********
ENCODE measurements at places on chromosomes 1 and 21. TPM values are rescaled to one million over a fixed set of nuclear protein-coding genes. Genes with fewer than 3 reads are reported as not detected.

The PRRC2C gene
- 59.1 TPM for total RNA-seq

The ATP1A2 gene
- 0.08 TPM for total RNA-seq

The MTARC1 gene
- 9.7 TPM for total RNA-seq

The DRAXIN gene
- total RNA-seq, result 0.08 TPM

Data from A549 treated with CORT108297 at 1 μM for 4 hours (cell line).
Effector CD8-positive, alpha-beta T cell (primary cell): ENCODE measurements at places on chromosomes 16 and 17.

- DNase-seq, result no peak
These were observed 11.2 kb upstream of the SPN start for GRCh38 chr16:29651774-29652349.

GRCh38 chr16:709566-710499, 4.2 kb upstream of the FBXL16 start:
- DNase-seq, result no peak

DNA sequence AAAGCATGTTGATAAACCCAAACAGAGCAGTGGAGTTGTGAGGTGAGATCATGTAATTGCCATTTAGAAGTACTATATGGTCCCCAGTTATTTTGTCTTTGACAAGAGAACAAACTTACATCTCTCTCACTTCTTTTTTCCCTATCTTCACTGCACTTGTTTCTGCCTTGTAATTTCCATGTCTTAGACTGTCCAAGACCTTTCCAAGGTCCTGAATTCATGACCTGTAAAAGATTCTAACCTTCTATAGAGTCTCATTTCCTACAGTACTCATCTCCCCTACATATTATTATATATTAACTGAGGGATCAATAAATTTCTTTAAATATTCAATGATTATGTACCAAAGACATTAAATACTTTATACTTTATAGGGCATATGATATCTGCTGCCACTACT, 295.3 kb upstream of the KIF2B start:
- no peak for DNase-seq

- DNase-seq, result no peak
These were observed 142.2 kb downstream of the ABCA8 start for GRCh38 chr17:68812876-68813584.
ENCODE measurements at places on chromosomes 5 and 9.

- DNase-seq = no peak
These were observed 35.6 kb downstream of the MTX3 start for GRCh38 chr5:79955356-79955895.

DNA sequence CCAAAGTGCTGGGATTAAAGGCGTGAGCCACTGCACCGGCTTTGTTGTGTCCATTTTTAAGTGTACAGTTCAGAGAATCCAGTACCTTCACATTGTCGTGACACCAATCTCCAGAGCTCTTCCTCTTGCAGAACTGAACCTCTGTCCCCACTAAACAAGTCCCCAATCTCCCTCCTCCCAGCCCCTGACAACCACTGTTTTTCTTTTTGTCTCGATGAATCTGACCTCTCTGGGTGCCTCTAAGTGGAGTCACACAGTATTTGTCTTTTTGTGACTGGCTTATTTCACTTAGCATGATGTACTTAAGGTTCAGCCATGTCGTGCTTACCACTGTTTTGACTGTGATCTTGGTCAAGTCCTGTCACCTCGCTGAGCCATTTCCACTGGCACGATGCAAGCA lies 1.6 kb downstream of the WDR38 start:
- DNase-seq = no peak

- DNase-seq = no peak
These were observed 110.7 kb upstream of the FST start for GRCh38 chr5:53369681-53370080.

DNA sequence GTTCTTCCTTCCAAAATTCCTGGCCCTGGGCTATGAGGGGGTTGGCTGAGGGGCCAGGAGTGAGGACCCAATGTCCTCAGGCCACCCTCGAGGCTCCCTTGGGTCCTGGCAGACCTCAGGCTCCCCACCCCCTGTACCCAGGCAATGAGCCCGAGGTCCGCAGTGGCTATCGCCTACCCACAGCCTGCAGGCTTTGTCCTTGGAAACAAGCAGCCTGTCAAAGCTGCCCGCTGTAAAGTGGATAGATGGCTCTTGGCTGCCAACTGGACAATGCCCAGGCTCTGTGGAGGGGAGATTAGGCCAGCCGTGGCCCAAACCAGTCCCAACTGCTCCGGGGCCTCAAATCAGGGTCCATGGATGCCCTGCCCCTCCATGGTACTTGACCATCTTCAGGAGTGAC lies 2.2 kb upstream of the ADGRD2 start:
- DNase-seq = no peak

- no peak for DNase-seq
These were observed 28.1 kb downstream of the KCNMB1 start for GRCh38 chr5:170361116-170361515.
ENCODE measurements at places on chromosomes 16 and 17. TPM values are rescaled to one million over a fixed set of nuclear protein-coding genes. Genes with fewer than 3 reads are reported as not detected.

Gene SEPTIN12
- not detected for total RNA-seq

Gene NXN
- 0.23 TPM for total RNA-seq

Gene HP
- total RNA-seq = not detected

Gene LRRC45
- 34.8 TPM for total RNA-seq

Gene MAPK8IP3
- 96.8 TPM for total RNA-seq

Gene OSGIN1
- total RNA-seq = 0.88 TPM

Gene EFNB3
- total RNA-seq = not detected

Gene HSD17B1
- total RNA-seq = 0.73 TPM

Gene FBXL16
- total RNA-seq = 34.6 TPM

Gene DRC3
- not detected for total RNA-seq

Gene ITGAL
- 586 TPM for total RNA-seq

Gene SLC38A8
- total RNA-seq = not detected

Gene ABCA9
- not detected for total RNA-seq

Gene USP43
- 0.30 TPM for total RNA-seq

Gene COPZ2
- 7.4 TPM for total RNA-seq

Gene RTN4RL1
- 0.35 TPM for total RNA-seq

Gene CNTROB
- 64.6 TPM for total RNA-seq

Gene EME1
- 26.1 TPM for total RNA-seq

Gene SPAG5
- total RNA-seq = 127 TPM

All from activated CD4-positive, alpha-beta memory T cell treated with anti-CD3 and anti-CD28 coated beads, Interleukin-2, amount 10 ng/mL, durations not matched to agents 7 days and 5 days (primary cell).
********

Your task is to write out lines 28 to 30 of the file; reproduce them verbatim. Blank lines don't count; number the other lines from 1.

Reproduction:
- DNase-seq = no peak

- no peak for DNase-seq
These were observed 28.1 kb downstream of the KCNMB1 start for GRCh38 chr5:170361116-170361515.